Arms. Azure, semee of cross crosslets, three cinquefoils,
Crest. On a chapeau, gules, doubled ermine, a bull passant,
sable, corned, unguled, and furnished.
Motto. Un Dieu, un Roy.
The D'Arcy family claim direct descent from a French family
derived from Charlamagne, named for Castle d'Arcie near
They travelled with William the Conqueror to England, and
were appointed to positions in Ireland in the 14th century.
They established themselves at Kiltullagh, Newforest, Gorteen
and Houndswood. One of the Tribes of Galway, they are not to
be confused with the Darcy families, who are of Gaelic
This family stands highly distinguished in the annals of the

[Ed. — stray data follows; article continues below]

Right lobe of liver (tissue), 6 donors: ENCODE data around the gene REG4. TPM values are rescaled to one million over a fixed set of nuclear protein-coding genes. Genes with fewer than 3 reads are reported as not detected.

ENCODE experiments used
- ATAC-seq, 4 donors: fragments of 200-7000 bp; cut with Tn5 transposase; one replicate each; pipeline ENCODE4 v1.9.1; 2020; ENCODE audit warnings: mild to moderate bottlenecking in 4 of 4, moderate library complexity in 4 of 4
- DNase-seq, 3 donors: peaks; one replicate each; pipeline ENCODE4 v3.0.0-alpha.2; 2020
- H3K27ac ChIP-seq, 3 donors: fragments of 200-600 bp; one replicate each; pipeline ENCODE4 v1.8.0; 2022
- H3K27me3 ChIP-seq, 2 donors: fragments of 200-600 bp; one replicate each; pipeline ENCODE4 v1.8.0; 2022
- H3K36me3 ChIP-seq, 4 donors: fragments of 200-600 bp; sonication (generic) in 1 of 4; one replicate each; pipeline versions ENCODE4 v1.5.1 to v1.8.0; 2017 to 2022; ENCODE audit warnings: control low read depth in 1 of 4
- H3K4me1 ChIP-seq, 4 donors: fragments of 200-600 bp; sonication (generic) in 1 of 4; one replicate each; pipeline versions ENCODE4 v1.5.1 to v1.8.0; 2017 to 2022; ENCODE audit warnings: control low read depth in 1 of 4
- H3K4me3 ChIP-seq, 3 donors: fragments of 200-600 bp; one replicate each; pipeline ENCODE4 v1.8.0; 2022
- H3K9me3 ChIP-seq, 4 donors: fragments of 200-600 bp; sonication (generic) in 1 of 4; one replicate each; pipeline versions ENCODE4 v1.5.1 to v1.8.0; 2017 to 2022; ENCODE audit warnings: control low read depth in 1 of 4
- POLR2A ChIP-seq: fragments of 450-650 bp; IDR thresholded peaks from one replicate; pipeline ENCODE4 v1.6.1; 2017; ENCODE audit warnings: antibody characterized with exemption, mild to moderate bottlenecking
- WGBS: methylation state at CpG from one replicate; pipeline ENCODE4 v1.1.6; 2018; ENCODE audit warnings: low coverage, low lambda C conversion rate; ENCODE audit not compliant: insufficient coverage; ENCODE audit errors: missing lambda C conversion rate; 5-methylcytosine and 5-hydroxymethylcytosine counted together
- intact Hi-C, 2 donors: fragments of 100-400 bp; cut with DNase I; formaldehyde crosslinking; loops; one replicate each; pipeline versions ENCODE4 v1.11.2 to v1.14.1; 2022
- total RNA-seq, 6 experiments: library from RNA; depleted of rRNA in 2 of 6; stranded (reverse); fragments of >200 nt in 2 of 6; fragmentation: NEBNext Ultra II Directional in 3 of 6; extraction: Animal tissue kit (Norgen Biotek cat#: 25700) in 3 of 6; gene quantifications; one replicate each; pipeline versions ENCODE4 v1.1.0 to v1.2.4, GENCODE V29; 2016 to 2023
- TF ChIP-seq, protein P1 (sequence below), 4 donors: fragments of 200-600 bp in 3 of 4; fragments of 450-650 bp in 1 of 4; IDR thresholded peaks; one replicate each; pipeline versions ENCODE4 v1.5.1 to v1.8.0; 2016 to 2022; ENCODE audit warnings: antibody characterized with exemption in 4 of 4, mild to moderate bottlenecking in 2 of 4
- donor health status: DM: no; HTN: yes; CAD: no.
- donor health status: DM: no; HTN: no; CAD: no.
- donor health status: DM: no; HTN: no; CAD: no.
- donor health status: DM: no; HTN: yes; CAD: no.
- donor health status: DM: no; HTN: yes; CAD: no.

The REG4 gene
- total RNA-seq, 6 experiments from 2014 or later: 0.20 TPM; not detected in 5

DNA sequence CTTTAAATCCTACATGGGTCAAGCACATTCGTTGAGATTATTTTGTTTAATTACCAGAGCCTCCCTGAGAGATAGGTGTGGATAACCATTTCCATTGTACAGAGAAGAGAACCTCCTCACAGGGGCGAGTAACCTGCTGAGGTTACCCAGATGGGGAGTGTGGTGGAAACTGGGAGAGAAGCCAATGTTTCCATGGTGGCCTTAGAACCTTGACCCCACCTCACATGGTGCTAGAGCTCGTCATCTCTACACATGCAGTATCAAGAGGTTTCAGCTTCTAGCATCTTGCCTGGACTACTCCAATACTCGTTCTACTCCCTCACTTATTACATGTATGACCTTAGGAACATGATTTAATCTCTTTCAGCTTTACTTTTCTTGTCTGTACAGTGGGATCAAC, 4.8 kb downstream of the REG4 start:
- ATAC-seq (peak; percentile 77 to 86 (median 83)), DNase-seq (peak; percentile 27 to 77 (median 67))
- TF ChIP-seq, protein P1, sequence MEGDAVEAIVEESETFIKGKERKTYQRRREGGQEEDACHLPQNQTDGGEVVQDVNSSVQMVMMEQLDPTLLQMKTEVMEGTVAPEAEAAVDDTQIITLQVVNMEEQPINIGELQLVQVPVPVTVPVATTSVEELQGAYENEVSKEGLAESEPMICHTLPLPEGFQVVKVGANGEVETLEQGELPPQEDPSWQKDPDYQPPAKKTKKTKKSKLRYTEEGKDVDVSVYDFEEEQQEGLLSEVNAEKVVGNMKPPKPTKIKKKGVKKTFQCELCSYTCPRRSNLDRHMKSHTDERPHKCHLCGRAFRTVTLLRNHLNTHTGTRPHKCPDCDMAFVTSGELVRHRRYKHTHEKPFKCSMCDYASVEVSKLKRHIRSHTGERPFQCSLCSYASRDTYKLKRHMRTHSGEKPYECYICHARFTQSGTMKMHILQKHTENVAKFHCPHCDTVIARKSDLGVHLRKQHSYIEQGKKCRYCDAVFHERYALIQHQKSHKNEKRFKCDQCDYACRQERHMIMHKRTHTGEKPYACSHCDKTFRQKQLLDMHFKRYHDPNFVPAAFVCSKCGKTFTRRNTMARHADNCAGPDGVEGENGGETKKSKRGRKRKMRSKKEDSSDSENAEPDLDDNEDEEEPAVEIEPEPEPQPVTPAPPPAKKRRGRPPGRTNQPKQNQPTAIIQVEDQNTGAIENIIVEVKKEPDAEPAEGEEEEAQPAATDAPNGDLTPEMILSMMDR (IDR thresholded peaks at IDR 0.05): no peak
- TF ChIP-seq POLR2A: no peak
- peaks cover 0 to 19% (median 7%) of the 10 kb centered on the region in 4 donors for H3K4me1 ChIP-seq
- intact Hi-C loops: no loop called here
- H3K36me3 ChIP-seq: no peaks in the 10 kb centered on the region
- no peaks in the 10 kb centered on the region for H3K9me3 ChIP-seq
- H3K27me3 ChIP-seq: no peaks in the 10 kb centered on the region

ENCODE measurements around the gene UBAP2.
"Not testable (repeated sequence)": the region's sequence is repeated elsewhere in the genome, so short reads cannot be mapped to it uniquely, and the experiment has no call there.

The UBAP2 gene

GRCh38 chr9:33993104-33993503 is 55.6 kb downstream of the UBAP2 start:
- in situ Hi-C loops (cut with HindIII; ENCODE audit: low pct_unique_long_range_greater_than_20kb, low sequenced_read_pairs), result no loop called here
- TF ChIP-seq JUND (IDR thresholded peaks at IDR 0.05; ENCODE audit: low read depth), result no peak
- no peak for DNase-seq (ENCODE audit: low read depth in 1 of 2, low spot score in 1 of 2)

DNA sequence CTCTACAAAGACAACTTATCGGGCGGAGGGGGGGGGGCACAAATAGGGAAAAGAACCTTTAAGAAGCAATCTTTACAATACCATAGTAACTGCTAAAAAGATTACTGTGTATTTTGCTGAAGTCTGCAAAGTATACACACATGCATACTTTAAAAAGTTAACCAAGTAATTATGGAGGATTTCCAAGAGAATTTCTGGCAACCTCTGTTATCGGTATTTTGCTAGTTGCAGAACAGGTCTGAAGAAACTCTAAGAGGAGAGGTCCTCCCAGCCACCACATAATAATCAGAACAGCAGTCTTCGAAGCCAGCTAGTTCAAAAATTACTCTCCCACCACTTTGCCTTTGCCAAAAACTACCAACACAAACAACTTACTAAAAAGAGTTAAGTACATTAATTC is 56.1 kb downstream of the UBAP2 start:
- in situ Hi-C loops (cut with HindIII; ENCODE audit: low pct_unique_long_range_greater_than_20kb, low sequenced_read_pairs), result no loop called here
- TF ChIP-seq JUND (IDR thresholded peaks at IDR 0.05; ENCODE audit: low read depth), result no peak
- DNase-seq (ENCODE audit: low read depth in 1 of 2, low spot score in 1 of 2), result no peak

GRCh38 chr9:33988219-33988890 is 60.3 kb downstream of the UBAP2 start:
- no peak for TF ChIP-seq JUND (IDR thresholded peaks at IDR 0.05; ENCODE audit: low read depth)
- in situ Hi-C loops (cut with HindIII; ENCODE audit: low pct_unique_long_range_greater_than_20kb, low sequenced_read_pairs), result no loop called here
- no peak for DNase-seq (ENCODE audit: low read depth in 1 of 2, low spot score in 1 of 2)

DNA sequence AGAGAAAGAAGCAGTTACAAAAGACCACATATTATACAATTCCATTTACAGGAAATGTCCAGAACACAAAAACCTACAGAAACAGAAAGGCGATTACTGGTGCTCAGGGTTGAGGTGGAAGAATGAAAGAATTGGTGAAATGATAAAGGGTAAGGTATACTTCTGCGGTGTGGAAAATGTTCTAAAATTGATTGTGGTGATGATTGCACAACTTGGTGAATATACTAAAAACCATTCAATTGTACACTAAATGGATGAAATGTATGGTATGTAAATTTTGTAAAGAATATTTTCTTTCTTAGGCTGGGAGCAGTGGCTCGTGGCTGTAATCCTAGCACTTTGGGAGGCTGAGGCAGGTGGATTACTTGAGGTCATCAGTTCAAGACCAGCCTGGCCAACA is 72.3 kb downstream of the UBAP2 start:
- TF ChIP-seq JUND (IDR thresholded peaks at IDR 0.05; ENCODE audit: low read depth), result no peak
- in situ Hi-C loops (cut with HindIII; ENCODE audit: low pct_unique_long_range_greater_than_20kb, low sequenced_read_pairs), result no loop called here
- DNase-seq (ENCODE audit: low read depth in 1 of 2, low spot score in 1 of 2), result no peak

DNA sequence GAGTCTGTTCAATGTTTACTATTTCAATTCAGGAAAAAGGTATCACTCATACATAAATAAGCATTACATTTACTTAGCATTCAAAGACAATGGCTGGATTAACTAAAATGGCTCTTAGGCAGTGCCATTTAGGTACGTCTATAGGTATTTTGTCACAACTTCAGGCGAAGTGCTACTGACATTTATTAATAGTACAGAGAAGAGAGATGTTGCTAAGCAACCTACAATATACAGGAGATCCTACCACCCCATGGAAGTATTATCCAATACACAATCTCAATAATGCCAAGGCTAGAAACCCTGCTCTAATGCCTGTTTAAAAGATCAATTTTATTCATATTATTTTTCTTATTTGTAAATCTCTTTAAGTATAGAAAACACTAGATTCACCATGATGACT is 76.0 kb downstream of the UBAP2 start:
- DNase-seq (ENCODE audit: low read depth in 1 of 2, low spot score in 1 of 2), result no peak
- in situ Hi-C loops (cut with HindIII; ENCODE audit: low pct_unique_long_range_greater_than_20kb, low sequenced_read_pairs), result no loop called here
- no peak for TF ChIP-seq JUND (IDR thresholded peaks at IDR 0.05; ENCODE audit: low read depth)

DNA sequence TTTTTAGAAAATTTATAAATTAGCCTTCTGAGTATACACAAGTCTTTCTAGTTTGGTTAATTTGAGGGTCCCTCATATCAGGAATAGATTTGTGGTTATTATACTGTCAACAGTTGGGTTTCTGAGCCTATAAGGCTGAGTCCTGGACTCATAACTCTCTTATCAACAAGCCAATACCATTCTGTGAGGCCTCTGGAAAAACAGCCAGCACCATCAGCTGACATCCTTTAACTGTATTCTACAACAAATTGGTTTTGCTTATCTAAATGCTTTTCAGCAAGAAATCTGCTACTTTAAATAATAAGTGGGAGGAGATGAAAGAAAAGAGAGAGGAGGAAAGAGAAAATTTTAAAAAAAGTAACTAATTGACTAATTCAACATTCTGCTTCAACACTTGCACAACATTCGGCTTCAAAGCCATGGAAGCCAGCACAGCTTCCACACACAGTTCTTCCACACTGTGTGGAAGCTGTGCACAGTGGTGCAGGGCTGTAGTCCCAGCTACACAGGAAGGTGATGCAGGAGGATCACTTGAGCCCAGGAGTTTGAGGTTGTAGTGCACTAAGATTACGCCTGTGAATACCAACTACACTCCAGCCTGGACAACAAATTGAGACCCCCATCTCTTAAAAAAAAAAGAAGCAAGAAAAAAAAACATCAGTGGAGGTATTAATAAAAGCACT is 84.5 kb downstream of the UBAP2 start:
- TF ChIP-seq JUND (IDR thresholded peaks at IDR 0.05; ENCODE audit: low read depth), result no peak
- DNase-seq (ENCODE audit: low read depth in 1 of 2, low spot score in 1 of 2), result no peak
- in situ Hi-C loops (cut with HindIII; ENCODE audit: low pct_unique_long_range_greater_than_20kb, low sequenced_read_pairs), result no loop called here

kingdom. Its descent is derived from David D'Arcy, of an
eminent family in France which deduces its origin from
Charlemagne, who took his surname from Castle D'Arcie, his
chief seat, which lay within thirty miles of Paris.
Christopher, having, with a band of his vassals, joined the
crusades, died in Palestine, leaving Thomas his heir, whose
son, Sir Richard D'Arcy, accompanied William the Conqueror
From him descended, Sir John D'Arcy, who was high in repute with Edward II. by whom he
was appointed justice of Ireland in 1323. He married the
Lady Jane Bourke, daughter of Richard, Earl of Ulster, from
which marriage are derived all the D'Arcies of Ireland.
The Galway family is immediately descended from James Riveagh D'Arcy, who settled here about the end of the reign
of Elizabeth, and, in consequence of his superior abilities
and address, rapidly acquired considerable power and
From him sprung in a direct line the house of Kiltulla, and the families of Newforest, in
Galway, (formerly of Clunuane in County Clare), Gorteen and Houndswood
in County Mayo.